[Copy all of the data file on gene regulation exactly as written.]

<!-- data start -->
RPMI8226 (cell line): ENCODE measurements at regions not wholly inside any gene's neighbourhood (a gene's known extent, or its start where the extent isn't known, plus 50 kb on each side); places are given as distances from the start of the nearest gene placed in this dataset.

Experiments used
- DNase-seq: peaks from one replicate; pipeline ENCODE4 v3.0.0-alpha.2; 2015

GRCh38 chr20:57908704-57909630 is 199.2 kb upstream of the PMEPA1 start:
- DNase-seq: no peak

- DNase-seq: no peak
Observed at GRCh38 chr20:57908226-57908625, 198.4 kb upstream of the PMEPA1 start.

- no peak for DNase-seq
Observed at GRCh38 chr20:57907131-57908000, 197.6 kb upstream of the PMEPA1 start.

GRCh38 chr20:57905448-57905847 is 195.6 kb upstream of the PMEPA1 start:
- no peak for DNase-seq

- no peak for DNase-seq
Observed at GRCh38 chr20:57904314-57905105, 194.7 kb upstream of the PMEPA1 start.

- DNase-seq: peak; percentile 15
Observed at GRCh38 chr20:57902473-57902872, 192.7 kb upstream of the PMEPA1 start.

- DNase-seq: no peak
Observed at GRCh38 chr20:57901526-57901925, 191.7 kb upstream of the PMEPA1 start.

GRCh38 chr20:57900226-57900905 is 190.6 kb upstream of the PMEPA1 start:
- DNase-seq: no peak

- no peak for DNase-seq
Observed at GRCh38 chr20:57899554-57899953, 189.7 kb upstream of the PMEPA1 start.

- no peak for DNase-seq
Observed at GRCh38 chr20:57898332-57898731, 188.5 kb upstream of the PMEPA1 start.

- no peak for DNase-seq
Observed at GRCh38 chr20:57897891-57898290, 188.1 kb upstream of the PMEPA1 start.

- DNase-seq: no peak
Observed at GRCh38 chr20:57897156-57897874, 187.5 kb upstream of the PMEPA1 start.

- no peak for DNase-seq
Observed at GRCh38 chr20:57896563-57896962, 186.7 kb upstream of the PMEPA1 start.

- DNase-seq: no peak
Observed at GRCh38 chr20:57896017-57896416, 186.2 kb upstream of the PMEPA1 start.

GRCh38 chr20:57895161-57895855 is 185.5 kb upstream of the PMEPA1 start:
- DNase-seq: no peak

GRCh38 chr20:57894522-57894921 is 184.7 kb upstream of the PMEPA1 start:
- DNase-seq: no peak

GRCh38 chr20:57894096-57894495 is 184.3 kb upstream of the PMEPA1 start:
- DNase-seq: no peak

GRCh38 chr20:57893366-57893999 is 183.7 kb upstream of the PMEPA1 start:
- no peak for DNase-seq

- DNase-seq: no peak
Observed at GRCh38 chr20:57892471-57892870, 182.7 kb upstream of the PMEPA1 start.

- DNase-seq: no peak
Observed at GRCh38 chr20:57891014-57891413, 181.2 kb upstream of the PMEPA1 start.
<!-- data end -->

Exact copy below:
RPMI8226 (cell line): ENCODE measurements at regions not wholly inside any gene's neighbourhood (a gene's known extent, or its start where the extent isn't known, plus 50 kb on each side); places are given as distances from the start of the nearest gene placed in this dataset.

Experiments used
- DNase-seq: peaks from one replicate; pipeline ENCODE4 v3.0.0-alpha.2; 2015

GRCh38 chr20:57908704-57909630 is 199.2 kb upstream of the PMEPA1 start:
- DNase-seq: no peak

- DNase-seq: no peak
Observed at GRCh38 chr20:57908226-57908625, 198.4 kb upstream of the PMEPA1 start.

- no peak for DNase-seq
Observed at GRCh38 chr20:57907131-57908000, 197.6 kb upstream of the PMEPA1 start.

GRCh38 chr20:57905448-57905847 is 195.6 kb upstream of the PMEPA1 start:
- no peak for DNase-seq

- no peak for DNase-seq
Observed at GRCh38 chr20:57904314-57905105, 194.7 kb upstream of the PMEPA1 start.

- DNase-seq: peak; percentile 15
Observed at GRCh38 chr20:57902473-57902872, 192.7 kb upstream of the PMEPA1 start.

- DNase-seq: no peak
Observed at GRCh38 chr20:57901526-57901925, 191.7 kb upstream of the PMEPA1 start.

GRCh38 chr20:57900226-57900905 is 190.6 kb upstream of the PMEPA1 start:
- DNase-seq: no peak

- no peak for DNase-seq
Observed at GRCh38 chr20:57899554-57899953, 189.7 kb upstream of the PMEPA1 start.

- no peak for DNase-seq
Observed at GRCh38 chr20:57898332-57898731, 188.5 kb upstream of the PMEPA1 start.

- no peak for DNase-seq
Observed at GRCh38 chr20:57897891-57898290, 188.1 kb upstream of the PMEPA1 start.

- DNase-seq: no peak
Observed at GRCh38 chr20:57897156-57897874, 187.5 kb upstream of the PMEPA1 start.

- no peak for DNase-seq
Observed at GRCh38 chr20:57896563-57896962, 186.7 kb upstream of the PMEPA1 start.

- DNase-seq: no peak
Observed at GRCh38 chr20:57896017-57896416, 186.2 kb upstream of the PMEPA1 start.

GRCh38 chr20:57895161-57895855 is 185.5 kb upstream of the PMEPA1 start:
- DNase-seq: no peak

GRCh38 chr20:57894522-57894921 is 184.7 kb upstream of the PMEPA1 start:
- DNase-seq: no peak

GRCh38 chr20:57894096-57894495 is 184.3 kb upstream of the PMEPA1 start:
- DNase-seq: no peak

GRCh38 chr20:57893366-57893999 is 183.7 kb upstream of the PMEPA1 start:
- no peak for DNase-seq

- DNase-seq: no peak
Observed at GRCh38 chr20:57892471-57892870, 182.7 kb upstream of the PMEPA1 start.

- DNase-seq: no peak
Observed at GRCh38 chr20:57891014-57891413, 181.2 kb upstream of the PMEPA1 start.